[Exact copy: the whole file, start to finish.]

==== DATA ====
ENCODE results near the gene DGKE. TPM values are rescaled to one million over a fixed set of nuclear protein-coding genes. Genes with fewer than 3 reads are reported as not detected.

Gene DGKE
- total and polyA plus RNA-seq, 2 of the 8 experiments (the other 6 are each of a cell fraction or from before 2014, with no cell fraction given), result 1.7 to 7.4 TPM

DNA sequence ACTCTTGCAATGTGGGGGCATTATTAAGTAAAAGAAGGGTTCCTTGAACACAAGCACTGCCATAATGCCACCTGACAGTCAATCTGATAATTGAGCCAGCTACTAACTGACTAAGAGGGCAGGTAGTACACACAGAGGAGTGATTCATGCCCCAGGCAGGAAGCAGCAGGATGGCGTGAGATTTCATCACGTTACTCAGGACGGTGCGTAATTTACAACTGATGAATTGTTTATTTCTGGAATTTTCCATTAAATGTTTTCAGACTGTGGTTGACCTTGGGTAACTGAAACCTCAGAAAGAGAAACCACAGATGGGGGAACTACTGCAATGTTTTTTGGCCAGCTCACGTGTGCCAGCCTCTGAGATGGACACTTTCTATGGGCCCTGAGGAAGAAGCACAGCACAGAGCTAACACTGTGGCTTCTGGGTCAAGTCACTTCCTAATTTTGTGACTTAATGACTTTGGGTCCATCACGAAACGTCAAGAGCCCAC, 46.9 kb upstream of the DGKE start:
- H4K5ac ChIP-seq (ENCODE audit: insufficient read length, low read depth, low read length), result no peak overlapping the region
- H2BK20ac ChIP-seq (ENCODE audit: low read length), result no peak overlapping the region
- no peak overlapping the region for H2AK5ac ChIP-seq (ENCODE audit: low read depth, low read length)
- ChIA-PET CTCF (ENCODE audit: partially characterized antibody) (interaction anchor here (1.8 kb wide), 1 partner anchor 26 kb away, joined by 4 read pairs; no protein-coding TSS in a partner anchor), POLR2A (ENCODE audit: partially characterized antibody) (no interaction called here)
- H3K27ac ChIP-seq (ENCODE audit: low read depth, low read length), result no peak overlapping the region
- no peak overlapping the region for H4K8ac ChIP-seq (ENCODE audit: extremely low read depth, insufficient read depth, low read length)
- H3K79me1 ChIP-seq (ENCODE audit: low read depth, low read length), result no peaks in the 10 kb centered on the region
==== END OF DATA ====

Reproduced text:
ENCODE results near the gene DGKE. TPM values are rescaled to one million over a fixed set of nuclear protein-coding genes. Genes with fewer than 3 reads are reported as not detected.

Gene DGKE
- total and polyA plus RNA-seq, 2 of the 8 experiments (the other 6 are each of a cell fraction or from before 2014, with no cell fraction given), result 1.7 to 7.4 TPM

DNA sequence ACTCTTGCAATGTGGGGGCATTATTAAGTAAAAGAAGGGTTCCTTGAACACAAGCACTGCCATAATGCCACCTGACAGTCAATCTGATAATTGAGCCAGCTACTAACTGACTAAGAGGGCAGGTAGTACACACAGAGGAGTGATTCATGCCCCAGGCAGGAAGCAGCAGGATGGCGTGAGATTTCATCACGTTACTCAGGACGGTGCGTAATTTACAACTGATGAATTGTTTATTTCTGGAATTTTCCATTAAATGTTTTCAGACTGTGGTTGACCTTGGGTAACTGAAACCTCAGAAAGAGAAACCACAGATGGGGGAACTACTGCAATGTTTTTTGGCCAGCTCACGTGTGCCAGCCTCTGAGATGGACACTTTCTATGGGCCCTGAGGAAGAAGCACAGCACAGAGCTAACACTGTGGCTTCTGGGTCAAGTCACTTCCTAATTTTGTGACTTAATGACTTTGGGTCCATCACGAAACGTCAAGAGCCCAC, 46.9 kb upstream of the DGKE start:
- H4K5ac ChIP-seq (ENCODE audit: insufficient read length, low read depth, low read length), result no peak overlapping the region
- H2BK20ac ChIP-seq (ENCODE audit: low read length), result no peak overlapping the region
- no peak overlapping the region for H2AK5ac ChIP-seq (ENCODE audit: low read depth, low read length)
- ChIA-PET CTCF (ENCODE audit: partially characterized antibody) (interaction anchor here (1.8 kb wide), 1 partner anchor 26 kb away, joined by 4 read pairs; no protein-coding TSS in a partner anchor), POLR2A (ENCODE audit: partially characterized antibody) (no interaction called here)
- H3K27ac ChIP-seq (ENCODE audit: low read depth, low read length), result no peak overlapping the region
- no peak overlapping the region for H4K8ac ChIP-seq (ENCODE audit: extremely low read depth, insufficient read depth, low read length)
- H3K79me1 ChIP-seq (ENCODE audit: low read depth, low read length), result no peaks in the 10 kb centered on the region